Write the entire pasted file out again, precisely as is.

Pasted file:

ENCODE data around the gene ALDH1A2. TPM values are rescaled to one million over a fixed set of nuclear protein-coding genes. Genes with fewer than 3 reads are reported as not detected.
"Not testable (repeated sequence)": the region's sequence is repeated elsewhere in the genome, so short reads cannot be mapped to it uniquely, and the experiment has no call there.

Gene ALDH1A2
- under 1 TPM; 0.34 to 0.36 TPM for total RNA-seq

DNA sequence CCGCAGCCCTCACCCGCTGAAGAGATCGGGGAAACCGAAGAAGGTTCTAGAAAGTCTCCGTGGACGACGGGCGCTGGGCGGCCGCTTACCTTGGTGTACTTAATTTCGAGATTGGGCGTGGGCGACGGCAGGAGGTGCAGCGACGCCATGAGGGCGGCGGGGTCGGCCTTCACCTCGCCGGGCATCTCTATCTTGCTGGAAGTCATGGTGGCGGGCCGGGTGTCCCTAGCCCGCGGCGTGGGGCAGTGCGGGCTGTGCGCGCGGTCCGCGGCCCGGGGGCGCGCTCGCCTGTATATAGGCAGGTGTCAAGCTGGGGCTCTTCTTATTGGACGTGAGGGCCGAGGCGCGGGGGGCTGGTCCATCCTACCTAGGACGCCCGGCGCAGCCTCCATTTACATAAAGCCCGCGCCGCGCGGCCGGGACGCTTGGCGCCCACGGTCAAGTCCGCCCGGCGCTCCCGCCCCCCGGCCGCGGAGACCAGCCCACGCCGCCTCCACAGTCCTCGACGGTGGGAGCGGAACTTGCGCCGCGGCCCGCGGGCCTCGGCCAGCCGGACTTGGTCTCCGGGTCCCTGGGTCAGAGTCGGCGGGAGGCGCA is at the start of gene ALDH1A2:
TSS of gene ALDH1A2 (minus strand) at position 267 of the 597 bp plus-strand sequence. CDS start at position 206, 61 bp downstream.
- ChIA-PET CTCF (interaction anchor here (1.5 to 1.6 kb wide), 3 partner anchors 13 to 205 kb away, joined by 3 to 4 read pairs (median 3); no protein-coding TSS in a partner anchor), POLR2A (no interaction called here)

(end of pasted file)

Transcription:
ENCODE data around the gene ALDH1A2. TPM values are rescaled to one million over a fixed set of nuclear protein-coding genes. Genes with fewer than 3 reads are reported as not detected.
"Not testable (repeated sequence)": the region's sequence is repeated elsewhere in the genome, so short reads cannot be mapped to it uniquely, and the experiment has no call there.

Gene ALDH1A2
- under 1 TPM; 0.34 to 0.36 TPM for total RNA-seq

DNA sequence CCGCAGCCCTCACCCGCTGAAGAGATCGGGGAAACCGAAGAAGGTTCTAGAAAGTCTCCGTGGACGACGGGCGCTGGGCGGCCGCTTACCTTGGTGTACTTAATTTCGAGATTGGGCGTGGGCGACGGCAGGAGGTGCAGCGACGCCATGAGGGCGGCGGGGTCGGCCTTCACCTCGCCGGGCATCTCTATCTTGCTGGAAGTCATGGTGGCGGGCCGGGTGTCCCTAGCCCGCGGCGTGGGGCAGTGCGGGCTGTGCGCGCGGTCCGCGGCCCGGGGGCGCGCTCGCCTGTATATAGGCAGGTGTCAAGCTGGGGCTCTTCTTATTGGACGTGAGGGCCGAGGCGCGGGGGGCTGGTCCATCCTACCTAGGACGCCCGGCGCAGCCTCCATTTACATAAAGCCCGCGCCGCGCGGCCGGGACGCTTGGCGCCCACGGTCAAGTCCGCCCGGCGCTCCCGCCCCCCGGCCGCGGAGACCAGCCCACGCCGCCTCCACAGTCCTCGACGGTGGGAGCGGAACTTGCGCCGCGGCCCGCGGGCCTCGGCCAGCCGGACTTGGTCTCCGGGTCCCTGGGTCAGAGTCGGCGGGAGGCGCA is at the start of gene ALDH1A2:
TSS of gene ALDH1A2 (minus strand) at position 267 of the 597 bp plus-strand sequence. CDS start at position 206, 61 bp downstream.
- ChIA-PET CTCF (interaction anchor here (1.5 to 1.6 kb wide), 3 partner anchors 13 to 205 kb away, joined by 3 to 4 read pairs (median 3); no protein-coding TSS in a partner anchor), POLR2A (no interaction called here)